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Airing a voice for Del Norte’s disabled

David Falkenberg is “the voice for the disabled” on “Client College,” a radio program Thursday mornings on KFUG. Del Norte Triplicate / Jessica Cejnar
David Falkenberg says he was skeptical when Rene Quintana approached him about going on the radio. Now a month later, Falkenberg is comfortable with the microphone and says he’s “the voice for the disabled.”

“I know a lot about being disabled,” he said, adding that he has lived with a learning disability since childhood. “We want to be part of the community."

Falkenberg, whose on-air name is “The Sand Man,” is part of a new radio program called "Client College." The show airs 8–10 a.m. Thursdays and focuses on the issues and concerns of people with physical and mental disabilities.   

Birth: Gutierrez

Oscar Guadalupe Gutierrez
Oscar Guadalupe Gutierrez was born Dec. 12, 2014, at Sutter Coast Hospital in Crescent City. He weighed 8 pounds, 15 ounces and measured 20½ inches.  

Oscar’s parents are Humberto and Cristina Gutierrez of Crescent City. He joins siblings Diego and Sofia Gutierrez. Oscar’s grandparents are Jesus and Lourdes Gonzalez and Santos and Juana Nuñez, all of Crescent City, and Humberto Gutierrez of Mexico. His great-grandparents are Pedro Gutierrez, Dolores Verdugo, Eufracia Felix, Lucio Nuñez and Concepcion Gonzalez, all of Mexico.

Birth: Henion

Claire Evelyn Henion
Claire Evelyn Henion was born Jan. 8, 2015, in Roseville. She weighed 6 pounds, 12 ounces and measured 20 inches.  

Claire’s parents are Kathy and Cameron Henion of Mather. Her sisters are Katie and Heidi Henion. Claire’s grandparents are Carmen Czorny of Aptos, Kathy and Jeff Reed and Dohn and Jennifer Henion, all of Crescent City. Her great-grandparents are Katie Hughes and Beth Bjorge, both of Crescent City.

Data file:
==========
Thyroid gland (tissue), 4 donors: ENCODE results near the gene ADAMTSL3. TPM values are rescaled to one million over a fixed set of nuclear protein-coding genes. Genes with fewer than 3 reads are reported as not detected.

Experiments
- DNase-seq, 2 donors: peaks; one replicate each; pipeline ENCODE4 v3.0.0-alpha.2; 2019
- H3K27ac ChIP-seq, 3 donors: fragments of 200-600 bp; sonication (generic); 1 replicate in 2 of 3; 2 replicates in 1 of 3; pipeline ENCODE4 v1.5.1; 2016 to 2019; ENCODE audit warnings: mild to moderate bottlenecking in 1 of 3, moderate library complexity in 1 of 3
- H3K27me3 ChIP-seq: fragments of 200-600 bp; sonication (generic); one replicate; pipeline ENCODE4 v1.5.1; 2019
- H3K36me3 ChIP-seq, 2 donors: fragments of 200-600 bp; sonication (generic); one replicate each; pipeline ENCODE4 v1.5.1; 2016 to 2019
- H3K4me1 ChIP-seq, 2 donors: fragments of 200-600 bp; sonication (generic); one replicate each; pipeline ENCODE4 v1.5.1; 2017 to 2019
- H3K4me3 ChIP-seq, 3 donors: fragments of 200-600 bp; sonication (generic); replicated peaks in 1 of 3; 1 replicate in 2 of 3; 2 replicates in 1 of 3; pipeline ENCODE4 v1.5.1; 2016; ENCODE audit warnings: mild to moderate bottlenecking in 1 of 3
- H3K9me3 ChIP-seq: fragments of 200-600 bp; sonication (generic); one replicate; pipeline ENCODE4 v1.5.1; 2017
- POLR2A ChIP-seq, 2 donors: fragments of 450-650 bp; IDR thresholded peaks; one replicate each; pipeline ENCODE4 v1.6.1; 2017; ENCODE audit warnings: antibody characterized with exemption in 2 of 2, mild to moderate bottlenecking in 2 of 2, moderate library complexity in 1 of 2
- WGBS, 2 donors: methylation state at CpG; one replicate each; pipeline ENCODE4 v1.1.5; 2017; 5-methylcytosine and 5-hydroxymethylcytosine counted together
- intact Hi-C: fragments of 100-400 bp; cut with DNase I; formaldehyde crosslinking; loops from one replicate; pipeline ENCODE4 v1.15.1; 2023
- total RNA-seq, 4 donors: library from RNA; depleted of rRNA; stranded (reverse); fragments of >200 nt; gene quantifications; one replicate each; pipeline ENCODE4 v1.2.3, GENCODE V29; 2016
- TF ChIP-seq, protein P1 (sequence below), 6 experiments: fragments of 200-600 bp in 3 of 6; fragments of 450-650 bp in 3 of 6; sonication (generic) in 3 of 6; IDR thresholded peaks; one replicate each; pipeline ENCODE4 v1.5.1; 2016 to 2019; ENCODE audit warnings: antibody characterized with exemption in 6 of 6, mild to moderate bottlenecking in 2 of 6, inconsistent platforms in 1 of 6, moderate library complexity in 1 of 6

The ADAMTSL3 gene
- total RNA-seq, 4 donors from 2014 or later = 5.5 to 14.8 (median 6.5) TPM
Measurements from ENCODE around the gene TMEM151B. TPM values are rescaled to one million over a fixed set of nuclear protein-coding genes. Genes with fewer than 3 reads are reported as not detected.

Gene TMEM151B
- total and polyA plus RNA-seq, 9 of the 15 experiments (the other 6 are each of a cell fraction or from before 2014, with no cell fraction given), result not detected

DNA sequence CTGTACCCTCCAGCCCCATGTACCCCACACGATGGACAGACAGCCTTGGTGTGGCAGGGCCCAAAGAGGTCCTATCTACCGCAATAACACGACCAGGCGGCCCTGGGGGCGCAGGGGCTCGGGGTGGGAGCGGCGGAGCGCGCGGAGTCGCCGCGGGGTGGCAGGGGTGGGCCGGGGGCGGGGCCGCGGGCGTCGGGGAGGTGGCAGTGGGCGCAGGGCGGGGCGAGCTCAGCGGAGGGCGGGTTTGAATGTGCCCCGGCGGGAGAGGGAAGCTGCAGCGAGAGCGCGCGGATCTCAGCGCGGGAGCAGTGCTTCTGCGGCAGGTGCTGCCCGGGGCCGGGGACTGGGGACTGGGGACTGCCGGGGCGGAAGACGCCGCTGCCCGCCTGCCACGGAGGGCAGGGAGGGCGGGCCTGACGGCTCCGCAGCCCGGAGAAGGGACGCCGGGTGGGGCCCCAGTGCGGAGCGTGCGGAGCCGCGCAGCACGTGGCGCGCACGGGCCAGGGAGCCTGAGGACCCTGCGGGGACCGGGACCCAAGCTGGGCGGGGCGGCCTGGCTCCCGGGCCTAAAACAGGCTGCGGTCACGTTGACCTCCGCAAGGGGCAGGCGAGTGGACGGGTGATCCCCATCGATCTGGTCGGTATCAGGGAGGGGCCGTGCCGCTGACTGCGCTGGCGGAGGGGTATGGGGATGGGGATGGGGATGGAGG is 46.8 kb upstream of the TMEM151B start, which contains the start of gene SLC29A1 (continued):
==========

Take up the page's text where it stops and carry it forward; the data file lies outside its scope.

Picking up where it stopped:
Graduation: Quick

Katie Quick
Katie Quick graduated from Concordia University in Portland, Ore., on Dec. 10, 2014. She received her Bachelor of Arts in education and her teaching credential.  

Katie is a 2011 graduate of Del Norte High School. Her parents are Ron and Pennye Quick of Crescent City. She is enrolled in a master’s program.

Paw Print: Rewarding positive action

Jennifer Henion plays fetch with some of her boarders at Red Rover Ranch Tuesday afternoon. Del Norte Triplicate / Bryant Anderson
Editor’s note: This is the first installation of a new regular column by Jennifer Henion about dog care. Henion owns Red Rover Ranch, which provides day care and boarding for dogs at the Del Norte Couny Fairgrounds in Crescent City.

In my life as dog keeper at Red Rover Ranch, I spend a lot of time learning about dogs and how they think and operate. Luckily, it’s my favorite topic. It’s also my favorite hobby. When I’m not at work, I compete in AKC hunt tests and field trials with my golden retrievers. I’m always in training mode and researching the best methods to communicate with my dogs to form a great team in the field as well as in the house.

Church Notebook: Music one of God’s greatest gifts


One of God’s greatest gifts to us, I think. It has the ability to calm, or invigorate, soothe or even drive to anger. But I would hate to think of this world without it.